Reye's syndrome (RS) has been named after Dr. R. Douglas Reye who published the first study of this syndrome in the year 1963, in 'The Lancet'. It is a fatal illness occurring almost exclusively in children and adolescents. Its clinical characteristics include profuse vomiting and neurological dysfunction, which in acute cases, may progress to delirium, coma, or even death.
Causes of Reye's syndrome
Despite constant and extensive research, the causes of Reye's syndrome are not yet known. However, important indicators have emerged from these investigations. A pattern has been observed in all the cases, that most children affected with this syndrome have a history of an antecedent viral infection, which includes chickenpox, influenza, or gastroenteritis. It was observed that there was a strong relation between the use of aspirin during the preceding viral infection and the onset of this condition. People were made aware of this and doctors were advised to substitute aspirin with some other anaesthetic in these cases, as a result the number of RS patients started declining.
Symptoms of Reye's syndrome
The first indication of the occurrence of this condition is profuse vomiting. Following this, lethargy, sleepiness, and irritability set in. As the illness progresses, the patient often become disoriented, agitated, and may experience seizures or enter into a comatose state. This syndrome causes encephalopathy and fatty degeneration of the liver. Changes in the level of certain liver enzymes present in the blood points toward fatty degeneration.
Diagnosis of Reye's syndrome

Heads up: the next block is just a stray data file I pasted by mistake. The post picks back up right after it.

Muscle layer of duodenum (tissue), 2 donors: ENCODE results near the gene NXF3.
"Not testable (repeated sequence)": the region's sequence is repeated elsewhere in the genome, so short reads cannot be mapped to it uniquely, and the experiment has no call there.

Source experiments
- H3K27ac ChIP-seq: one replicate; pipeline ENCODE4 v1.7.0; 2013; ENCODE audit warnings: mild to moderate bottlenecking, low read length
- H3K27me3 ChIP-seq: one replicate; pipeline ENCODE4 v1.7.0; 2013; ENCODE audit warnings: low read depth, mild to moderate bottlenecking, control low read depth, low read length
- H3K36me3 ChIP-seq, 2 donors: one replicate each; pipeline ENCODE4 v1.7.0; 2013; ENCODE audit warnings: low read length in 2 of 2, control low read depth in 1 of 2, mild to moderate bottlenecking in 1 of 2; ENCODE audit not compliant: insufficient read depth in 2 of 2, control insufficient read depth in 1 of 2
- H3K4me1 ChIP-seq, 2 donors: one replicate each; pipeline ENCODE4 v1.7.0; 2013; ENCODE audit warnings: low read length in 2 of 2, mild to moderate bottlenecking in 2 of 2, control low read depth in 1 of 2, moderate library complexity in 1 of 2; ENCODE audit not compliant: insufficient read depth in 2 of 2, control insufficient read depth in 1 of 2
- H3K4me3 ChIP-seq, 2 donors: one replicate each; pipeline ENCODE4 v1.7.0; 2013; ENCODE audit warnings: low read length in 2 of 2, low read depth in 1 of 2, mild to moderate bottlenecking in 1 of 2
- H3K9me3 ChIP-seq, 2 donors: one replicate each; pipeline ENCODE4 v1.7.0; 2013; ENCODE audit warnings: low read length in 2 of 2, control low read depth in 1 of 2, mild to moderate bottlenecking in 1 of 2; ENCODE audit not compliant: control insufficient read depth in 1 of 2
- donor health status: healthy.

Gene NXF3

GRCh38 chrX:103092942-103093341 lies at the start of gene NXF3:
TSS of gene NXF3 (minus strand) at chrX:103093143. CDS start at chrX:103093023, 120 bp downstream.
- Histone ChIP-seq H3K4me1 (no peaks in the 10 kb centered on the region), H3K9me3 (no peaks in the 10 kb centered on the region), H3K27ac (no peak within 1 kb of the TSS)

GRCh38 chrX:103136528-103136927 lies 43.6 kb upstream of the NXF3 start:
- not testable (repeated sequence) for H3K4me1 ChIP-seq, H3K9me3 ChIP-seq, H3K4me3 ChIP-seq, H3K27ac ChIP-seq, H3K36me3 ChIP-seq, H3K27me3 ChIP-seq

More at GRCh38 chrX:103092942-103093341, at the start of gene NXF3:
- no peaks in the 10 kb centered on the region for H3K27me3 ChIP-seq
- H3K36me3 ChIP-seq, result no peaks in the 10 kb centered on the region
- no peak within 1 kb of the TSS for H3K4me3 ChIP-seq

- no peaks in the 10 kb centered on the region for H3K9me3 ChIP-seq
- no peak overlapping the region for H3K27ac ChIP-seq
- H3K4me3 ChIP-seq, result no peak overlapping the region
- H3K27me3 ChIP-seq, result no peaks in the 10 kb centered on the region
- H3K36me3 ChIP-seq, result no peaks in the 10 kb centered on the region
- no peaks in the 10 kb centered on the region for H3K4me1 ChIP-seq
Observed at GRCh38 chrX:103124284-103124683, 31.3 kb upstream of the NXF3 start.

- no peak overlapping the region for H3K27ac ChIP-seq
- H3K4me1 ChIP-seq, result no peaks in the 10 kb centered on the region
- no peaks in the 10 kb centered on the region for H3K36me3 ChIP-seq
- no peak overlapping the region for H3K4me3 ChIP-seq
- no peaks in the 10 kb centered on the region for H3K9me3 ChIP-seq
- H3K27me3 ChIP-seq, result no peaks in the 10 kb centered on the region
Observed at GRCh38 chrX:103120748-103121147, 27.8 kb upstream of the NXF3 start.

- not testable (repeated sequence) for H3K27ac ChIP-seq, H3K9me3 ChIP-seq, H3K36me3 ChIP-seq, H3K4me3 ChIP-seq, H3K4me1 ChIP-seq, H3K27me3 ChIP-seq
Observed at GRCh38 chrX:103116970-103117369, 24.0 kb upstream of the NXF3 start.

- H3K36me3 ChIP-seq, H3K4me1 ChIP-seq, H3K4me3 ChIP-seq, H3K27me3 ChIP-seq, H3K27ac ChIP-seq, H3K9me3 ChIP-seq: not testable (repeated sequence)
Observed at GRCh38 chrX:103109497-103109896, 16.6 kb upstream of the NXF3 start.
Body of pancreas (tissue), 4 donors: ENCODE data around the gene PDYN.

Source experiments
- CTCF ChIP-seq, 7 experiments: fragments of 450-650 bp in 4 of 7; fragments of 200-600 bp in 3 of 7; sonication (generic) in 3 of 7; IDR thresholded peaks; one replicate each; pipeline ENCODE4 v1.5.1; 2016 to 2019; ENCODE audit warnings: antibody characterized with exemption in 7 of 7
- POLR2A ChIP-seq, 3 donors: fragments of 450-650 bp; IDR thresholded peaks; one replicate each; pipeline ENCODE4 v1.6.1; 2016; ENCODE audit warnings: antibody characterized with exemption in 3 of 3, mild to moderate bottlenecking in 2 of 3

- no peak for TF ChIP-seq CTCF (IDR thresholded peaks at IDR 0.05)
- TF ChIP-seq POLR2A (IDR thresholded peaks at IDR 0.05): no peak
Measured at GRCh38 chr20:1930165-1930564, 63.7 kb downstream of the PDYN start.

When a patient exhibits all the aforementioned symptoms, certain tests are carried out to determine if the person has this syndrome. A blood chemistry test may be carried out to determine low blood sugar (glucose) levels. Liver function tests may be carried out to check for high enzyme levels. Another indicator is the serum ammonia test. If it is higher than normal then it indicates this condition. If required, a liver biopsy or spinal tap may also be conducted. Head CT or head MRI scan may also be used to determine brain's condition and function.
Treatment of Reye's syndrome
Unfortunately, there is no specific line of treatment for this condition. Treatment is dependent on the degree of the illness, and is administered largely to control the symptoms. When a patient affected with this condition is hospitalised, his vital functions are closely monitored. Electrolytes and glucose are provided through IV fluids. Seizures may be controlled with anticonvulsant medication and steroids may be used to reduce brain swelling.
Precautions regarding Reye's syndrome
As treatment is limited and the mortality rate is high, preventive measures are the best bet. The most important thing to remember is to never give or allow a child who is under 18 years of age, to take an aspirin, unless ordered by a physician to do so. Children and adolescents should be given the chickenpox vaccination and, if possible, the influenza one as well. Also, keep away from medications that include aspirin. It is critical to practice these precautions as about one third of Reye's syndrome patients either do not survive, or develop long-term neurological problems.